For decades, consent documents protected physicians against any legal recourse a dissatisfied patient might pursue. Times have changed. Modern medicine requires a more complex and complete acknowledgment of both the patient’s and the physician’s rights and responsibilities to each other. According to the Physician Insurers Association of America data, almost 6 percent of claims arise from lack of consent.
True informed consent is a process of managing a patient’s expectations; it is not just a signature on a document. Achieving an accurate diagnosis requires the patient to provide accurate information to the physician. The physician must then provide sufficient information to the patient so that a reasonable and informed decision regarding a treatment plan can be made. This physician responsibility cannot be delegated.
A successful exchange of information between the doctor and the patient accomplishes two things. First, when the physician explains diagnoses, treatments, expected outcomes, and potential risks to the patient, it demonstrates that the physician recognizes the patient’s rights and will remain responsive to them. Second, it shifts the decision-making responsibility from the physician alone to a mutual responsibility of both physician and patient. Informed consent should protect and inform both the patient and the doctor.
Litigation often results from a discrepancy between the patient’s expectations and the outcome of treatment. Informed consent cannot completely eliminate malpractice claims, but an established rapport between the patient and the physician based on solid exchanges of information can prevent patient disappointment from ripening into a claim. The informed consent process is not limited to surgical procedures; it is also appropriate for comprehensive medical treatment plans.
When discussing diagnoses, treatment plans, risks, and expected outcomes with the patient, use medically correct wording and names, but avoid medical terminology. If there are alternative treatment options, discuss them in detail. Also, outline the recovery process and the expected short- and long-term effect on the patient.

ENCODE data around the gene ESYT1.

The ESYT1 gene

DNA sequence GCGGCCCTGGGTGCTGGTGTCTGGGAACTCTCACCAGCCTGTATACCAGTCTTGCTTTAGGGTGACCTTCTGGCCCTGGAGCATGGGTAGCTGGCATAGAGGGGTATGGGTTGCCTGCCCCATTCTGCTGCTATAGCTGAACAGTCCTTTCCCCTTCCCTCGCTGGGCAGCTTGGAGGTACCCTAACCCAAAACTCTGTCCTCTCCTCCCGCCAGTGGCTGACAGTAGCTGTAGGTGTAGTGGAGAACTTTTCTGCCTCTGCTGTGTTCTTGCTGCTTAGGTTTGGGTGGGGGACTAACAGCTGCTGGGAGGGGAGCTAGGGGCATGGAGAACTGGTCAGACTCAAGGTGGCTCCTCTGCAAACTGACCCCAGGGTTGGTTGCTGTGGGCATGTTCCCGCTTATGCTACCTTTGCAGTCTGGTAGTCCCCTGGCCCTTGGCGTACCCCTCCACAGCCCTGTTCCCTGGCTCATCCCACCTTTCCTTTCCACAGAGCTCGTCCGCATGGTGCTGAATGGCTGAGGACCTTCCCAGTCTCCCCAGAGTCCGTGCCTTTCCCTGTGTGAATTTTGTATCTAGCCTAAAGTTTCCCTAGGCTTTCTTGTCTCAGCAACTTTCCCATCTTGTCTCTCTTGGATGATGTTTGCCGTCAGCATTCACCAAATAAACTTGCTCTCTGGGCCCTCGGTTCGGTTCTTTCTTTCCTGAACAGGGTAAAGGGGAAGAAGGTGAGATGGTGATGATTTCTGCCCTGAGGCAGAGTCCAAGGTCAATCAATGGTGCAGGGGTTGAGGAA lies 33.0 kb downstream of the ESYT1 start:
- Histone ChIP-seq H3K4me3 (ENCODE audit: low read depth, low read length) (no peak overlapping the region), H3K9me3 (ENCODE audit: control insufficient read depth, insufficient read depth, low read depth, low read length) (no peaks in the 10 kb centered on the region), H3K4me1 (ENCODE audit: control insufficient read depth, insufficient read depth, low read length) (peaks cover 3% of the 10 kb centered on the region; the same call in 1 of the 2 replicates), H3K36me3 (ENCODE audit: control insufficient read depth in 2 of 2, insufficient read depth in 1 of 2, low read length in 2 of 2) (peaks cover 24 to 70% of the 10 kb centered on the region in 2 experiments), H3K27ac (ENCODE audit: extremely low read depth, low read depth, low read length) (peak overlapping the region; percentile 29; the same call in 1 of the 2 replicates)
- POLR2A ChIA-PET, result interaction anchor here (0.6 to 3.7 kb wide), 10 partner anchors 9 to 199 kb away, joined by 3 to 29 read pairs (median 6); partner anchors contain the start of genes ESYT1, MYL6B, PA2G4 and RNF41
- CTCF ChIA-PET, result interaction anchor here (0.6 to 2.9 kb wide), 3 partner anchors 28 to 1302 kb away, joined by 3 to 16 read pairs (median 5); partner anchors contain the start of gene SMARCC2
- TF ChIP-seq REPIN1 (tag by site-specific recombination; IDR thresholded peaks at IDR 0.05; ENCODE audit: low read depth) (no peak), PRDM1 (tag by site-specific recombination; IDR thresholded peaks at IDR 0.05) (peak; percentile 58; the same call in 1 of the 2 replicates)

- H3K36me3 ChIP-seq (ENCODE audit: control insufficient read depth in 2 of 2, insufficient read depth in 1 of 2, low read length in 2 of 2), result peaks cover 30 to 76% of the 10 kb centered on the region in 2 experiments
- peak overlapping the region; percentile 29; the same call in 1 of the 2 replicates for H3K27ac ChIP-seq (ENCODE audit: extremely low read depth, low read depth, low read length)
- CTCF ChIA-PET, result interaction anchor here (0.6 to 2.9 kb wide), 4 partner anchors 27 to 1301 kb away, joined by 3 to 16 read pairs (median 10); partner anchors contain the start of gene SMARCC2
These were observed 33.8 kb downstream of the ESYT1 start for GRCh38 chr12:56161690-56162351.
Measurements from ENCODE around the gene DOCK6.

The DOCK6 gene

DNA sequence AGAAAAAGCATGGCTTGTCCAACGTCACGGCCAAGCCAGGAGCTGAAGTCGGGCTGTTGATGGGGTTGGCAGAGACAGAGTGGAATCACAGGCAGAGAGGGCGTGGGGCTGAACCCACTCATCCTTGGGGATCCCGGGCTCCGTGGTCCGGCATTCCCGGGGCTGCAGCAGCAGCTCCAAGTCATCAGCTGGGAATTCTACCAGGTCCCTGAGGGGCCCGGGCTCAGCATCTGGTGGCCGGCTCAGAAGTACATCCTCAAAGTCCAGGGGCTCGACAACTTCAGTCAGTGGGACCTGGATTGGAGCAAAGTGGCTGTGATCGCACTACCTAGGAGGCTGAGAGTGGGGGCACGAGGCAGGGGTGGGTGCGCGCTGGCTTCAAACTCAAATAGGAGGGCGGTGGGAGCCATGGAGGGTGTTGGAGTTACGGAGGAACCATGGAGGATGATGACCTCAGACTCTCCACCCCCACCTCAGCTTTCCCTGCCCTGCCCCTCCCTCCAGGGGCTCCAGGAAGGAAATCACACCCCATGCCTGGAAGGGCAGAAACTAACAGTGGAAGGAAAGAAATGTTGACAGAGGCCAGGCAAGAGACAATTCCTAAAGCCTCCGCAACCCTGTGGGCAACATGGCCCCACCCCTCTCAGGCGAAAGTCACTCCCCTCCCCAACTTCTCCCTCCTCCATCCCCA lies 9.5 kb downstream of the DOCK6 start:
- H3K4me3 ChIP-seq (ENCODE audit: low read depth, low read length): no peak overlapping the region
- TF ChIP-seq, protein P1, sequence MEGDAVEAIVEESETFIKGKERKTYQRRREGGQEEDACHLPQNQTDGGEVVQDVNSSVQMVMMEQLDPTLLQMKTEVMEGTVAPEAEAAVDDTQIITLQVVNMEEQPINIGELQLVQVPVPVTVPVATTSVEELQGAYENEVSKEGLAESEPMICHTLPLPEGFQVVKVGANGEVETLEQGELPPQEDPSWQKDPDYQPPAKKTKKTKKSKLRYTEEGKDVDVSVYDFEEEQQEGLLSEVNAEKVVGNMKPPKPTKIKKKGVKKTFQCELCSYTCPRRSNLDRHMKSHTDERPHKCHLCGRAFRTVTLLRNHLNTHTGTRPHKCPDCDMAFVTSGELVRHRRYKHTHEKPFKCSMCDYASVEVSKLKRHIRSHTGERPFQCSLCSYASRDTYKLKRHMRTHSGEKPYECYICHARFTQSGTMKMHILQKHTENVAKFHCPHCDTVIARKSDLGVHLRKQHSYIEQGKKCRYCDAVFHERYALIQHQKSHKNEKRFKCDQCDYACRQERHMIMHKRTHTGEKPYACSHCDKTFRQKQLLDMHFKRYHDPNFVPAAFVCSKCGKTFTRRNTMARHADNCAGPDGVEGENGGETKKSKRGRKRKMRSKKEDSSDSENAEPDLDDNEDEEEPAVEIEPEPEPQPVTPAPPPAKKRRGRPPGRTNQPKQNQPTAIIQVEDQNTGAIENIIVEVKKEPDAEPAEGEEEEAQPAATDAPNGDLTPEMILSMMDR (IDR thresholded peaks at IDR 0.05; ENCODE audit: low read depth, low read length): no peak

Identify any uncertainty and risk involved with a specific treatment plan, including the probability factors, if possible. Discuss reasonable assumptions the patient may make about the treatment plan. Whenever possible, supply reading materials and the consent form document for the patient to take home and discuss with his or her family.
Encourage questions. Questions provide a better understanding of the patient’s comprehension of the information and facilitate the dialogue between the patient and the physician. Where time permits, consider scheduling a second visit with the patient to review the consent form, clarify expectations, and ensure patient comprehension of the proposed treatment—especially with elective surgery procedures.
Documentation is another key component of the informed consent process that cannot be fully delegated to a nurse or other member of the healthcare team. If the doctor-patient discussion proceeds successfully and the patient requests treatment, the doctor is required in some jurisdictions to write a note in the patient’s record. Additionally, the consent document must include the patient’s name, doctor’s name, diagnosis, proposed treatment plan, alternatives, potential risks, complications, and benefits.